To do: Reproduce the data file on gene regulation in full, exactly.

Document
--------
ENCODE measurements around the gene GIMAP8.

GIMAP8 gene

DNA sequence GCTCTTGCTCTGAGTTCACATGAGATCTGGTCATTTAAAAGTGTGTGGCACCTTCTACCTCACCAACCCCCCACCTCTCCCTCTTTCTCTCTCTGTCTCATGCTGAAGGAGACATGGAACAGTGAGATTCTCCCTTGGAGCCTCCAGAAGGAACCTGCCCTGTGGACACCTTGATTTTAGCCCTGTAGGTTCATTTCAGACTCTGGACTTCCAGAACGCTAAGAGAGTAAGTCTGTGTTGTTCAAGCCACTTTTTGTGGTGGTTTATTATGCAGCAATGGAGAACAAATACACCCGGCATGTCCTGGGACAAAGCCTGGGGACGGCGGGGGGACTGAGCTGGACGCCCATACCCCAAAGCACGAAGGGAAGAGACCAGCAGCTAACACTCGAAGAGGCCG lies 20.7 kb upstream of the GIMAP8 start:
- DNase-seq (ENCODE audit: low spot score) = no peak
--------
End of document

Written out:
ENCODE measurements around the gene GIMAP8.

GIMAP8 gene

DNA sequence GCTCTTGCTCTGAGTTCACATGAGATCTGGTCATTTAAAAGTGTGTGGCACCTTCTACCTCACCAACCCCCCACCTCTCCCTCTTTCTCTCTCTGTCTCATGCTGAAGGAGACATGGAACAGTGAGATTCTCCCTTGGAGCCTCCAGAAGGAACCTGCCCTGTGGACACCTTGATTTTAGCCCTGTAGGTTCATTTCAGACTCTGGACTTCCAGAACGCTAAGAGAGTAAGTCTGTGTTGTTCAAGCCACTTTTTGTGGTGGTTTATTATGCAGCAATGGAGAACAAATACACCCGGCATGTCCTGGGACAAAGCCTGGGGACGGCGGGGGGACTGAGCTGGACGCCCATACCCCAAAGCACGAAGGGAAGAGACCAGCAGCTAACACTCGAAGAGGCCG lies 20.7 kb upstream of the GIMAP8 start:
- DNase-seq (ENCODE audit: low spot score) = no peak